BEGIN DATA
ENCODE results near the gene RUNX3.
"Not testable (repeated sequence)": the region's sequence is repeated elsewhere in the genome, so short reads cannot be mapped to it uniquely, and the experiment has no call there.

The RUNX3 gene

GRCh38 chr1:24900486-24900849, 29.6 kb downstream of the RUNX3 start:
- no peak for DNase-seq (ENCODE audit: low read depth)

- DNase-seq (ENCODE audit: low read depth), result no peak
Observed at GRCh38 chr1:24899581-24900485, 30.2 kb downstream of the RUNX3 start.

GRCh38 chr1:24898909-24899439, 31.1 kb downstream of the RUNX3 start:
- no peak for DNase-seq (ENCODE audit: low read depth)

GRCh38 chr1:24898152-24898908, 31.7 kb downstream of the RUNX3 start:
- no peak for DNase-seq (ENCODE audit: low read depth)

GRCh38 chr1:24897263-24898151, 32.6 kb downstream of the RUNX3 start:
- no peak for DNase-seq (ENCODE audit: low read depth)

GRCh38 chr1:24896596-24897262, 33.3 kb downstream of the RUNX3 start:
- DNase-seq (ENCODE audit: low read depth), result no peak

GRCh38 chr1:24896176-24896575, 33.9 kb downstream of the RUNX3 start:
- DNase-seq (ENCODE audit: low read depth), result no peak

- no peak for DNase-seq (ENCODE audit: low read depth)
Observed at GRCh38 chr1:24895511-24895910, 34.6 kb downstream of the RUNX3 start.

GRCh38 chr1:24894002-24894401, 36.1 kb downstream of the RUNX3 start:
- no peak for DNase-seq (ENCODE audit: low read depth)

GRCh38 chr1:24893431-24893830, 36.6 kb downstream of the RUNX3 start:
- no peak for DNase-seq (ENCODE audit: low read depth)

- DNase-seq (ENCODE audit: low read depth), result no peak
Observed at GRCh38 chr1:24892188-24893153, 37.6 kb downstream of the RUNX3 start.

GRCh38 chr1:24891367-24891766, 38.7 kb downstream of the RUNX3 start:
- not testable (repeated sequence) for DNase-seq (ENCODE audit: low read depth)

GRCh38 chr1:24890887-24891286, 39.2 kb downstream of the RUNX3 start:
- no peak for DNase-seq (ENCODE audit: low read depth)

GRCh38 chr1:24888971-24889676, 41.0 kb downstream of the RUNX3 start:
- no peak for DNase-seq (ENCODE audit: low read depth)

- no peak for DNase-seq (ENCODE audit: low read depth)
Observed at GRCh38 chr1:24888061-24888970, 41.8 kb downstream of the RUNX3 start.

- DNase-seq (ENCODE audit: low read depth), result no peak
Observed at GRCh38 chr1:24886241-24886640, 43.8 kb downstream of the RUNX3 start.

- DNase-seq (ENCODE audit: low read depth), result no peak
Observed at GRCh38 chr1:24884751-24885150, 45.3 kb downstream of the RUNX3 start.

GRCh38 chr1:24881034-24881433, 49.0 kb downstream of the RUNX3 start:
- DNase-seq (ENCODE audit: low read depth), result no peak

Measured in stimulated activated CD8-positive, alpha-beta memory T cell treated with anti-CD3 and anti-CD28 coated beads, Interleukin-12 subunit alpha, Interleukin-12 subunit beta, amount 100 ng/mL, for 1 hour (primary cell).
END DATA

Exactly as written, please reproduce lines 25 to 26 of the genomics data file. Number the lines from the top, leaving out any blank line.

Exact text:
Observed at GRCh38 chr1:24892188-24893153, 37.6 kb downstream of the RUNX3 start.

GRCh38 chr1:24891367-24891766, 38.7 kb downstream of the RUNX3 start: